Prize Pack 1 (US only)


A signed paperback copy of all three novels in the series: Desperately Ever After (Book One), Damsels in Distress (Book Two), and Skipping Midnight (Book Three)

A stunning “Live like there’s no midnight” charm bracelet, custom made by My Initial Charm and inspired by the Desperately Ever After series

An assortment of treats for your next girls' night in (sorry, rampion not included!)

A snazzy memory box to ship it all in ;)

Prize Pack 2 (Worldwide!)

This fantastic set of six wine charms, handcrafted by Etsy artist Sarah VandenBrink (specifically for this giveaway!) and representing each of the six main characters: Belle, Rapunzel, Dawn, Penelopea, Snow White, and Cinderella.


To enter, please e-mail your proof of purchase (a screenshot will do) to laura (at) laurakenyon (dot) com by midnight November 15, 2016. Be sure to include your mailing address so you’re entered into the right contest(s). One winner will be selected via random drawing for each giveaway on November 16. Good luck!

Pre-order link: http://amzn.to/2dKeH5g

31 October 2016

Review: The Vanished by Celia Rees

The dark stuff sent to Fraser and Cassie's student newspaper is disturbing.

Old tales are being rewritten. Tales of plague graves, and forbidden woods where children vanish. Hidden steps leading to a decaying underworld. Old songs used to ensnare the innocent.

But they're just horror stories - aren't they?

Then the first child is taken...


Source: Library | Purchase

5 Words: School, mystery, disappearance, horror, family.

I've pretty much lost count of how many times I've read this book. I still remember the first time I read it. I was twelve years old, in maths, and we were doing a statistics exercise about word count and letter count in books. I picked this one.

This is a great little horror, and as much as there is such a fantastical ending, it feels very much grounded in realism. It's quite a chilling read, and even now (well over ten years since my first read) I feel a little nervous when I'm underground or walking past the culvert.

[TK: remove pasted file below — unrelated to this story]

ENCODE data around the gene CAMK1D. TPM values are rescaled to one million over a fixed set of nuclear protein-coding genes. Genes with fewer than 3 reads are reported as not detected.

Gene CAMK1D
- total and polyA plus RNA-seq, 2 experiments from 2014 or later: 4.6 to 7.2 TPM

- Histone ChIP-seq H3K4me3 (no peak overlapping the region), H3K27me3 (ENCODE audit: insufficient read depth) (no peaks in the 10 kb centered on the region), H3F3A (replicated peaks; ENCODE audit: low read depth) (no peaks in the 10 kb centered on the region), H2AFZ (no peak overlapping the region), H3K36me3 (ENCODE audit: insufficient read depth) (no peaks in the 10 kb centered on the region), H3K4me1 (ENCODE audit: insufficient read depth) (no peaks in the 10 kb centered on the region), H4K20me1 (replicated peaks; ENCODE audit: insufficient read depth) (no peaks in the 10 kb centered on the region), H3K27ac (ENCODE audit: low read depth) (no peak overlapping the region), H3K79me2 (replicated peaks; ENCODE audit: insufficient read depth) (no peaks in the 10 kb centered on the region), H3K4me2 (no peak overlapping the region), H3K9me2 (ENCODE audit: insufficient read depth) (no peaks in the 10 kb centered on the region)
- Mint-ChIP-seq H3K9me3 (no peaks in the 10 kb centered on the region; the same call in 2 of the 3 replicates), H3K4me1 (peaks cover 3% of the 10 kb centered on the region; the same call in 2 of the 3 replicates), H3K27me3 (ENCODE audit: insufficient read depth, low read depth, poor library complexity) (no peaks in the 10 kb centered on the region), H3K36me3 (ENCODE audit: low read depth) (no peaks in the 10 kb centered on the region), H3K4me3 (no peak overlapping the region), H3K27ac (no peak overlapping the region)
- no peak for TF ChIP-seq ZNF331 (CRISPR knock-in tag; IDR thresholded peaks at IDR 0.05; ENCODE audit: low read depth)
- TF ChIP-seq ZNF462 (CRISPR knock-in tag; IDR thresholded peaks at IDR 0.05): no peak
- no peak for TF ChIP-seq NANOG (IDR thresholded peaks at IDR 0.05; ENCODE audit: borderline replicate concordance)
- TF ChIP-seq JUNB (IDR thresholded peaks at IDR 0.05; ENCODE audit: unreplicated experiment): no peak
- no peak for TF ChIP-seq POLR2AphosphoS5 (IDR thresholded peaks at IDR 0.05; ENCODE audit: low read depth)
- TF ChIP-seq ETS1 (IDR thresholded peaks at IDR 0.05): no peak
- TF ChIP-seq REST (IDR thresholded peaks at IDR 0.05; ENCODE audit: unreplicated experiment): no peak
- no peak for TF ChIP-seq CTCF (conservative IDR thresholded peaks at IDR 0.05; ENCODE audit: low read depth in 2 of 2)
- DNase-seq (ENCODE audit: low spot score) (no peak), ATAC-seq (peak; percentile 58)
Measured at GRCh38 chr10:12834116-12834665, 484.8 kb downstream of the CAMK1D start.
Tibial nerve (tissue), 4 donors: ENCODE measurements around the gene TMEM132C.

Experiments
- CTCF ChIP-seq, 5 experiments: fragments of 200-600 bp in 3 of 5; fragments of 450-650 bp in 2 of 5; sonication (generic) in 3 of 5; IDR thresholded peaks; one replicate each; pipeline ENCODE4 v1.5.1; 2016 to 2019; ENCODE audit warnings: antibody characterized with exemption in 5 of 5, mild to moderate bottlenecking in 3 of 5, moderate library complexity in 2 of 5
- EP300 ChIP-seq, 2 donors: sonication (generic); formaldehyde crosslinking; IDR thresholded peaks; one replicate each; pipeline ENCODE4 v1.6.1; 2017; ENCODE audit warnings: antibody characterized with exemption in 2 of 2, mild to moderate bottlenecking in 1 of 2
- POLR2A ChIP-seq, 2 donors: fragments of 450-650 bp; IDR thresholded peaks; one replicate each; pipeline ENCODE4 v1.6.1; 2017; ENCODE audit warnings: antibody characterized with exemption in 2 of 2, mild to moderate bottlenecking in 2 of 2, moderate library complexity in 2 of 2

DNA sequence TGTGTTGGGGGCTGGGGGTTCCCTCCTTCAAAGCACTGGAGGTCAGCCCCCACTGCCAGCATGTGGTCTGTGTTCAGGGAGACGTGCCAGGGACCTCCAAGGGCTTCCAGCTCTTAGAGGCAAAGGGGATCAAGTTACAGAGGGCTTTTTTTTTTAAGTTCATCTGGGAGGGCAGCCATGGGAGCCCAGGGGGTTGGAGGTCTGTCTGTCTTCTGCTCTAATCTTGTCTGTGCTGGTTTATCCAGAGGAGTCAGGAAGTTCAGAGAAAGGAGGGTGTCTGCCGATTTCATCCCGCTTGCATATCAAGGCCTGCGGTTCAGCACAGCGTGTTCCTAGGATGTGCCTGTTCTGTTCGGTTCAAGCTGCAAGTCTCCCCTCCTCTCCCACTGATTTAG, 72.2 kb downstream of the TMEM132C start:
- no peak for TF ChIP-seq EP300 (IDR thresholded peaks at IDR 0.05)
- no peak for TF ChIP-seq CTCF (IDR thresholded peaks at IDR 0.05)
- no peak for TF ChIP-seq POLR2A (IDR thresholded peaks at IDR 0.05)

I also liked how this story explored family dynamics and the complications of friendship and teenage attraction. I liked the way the narrative focused on different characters, so that we got a broader view of what was happening.

This is an oldie, but I absolutely love it. It's out of print and you can't get it in e-book format, but there are used copies floating around everywhere.

28 October 2016

Book Beginnings #23

For Book Beginnings, Rose City Reader invites us to share the first sentence (or so) of the book you are reading, along with your initial thoughts about the sentence, impressions of the book, or anything else the opener inspires.

I am currently reading The Vanished by Celia Rees.
Tunnels and culverts, storm drains and mine workings, caves and quarries, underground entrances of every kind, opening like jaws. One after another he pinned the photographs on to the board.

I still remember the exact moment I first read this book. I was in my Year 8 Maths class, and we had to take the first 100 words of a book and do a statistics exercise based on the length of the words and the letters used in the sample. I was going through one of my earlier rebel stages and picked this book purely because of the creepy cover, but I absolutely loved it and read the whole thing twice through.

It's almost 15 years later and I'm reading it again. I know exactly what to expect from Celia Rees.

25 October 2016

Top Ten Tuesday #73

Top Ten Tuesday is hosted by The Broke and the Bookish and is a chance for everyone to get to know fellow bloggers and share lists. I love lists. Every week is a different list.

This week is Top Ten Halloween and Autumn Books.

Yaaaay for seasonal reads!

Cora's List
  • Lockwood & Co by Jonathan Stroud
  • Frozen Charlotte by Alex Bell
  • Say Her Name by Juno Dawson
  • Hunger by Melvin Burgess
  • Darkmere by Helen Maslin
  • Shades of London by Maureen Johnson
  • Saxon's Bane by Geoffrey Gudgeion
  • Possessing Rayne by Kate Cann
  • The Poppy Factory by Liz Trenow
  • Stoker & Holmes by Colleen Gleason


Steph's List
  • Every book by Diana Wynne Jones ever
  • Lockwood & Co by Jonathan Stroud
  • Cirque du Freak by Darren Shan
  • Than Vanished by Celia Rees
  • Old Kingdom by Garth Nix
  • Vampire Academy by Rachel Mead
  • Dracula by Bram Stoker
  • The Vampire Lestat by Anne Rice
  • Shadowmancer by GP Taylor
  • Dead Beautiful by Yvonne Woon

11 October 2016

Top Ten Tuesday #72